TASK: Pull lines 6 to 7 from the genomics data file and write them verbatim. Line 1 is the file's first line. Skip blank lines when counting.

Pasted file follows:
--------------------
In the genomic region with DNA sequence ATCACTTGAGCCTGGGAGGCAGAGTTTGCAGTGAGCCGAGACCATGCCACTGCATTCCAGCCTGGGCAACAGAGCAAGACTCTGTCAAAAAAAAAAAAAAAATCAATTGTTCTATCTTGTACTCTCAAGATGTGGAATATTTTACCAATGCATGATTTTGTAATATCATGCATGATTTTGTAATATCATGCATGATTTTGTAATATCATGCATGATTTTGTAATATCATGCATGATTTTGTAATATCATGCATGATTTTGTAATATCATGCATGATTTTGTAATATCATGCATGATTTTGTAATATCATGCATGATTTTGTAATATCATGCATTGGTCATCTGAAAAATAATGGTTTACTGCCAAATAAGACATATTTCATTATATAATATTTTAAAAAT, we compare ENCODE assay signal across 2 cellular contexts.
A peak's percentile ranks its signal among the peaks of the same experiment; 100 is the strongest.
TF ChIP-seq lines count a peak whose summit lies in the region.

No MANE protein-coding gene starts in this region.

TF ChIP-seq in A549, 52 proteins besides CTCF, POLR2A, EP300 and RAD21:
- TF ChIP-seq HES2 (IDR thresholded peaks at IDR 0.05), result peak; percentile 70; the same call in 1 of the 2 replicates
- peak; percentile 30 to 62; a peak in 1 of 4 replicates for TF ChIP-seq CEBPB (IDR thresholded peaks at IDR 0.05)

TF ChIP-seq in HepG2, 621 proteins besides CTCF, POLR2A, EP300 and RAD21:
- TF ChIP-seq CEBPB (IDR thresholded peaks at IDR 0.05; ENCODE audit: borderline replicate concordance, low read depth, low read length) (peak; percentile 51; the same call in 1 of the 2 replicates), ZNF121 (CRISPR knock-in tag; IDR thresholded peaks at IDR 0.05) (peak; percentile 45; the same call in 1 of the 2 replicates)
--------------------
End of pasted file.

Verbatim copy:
- TF ChIP-seq HES2 (IDR thresholded peaks at IDR 0.05), result peak; percentile 70; the same call in 1 of the 2 replicates
- peak; percentile 30 to 62; a peak in 1 of 4 replicates for TF ChIP-seq CEBPB (IDR thresholded peaks at IDR 0.05)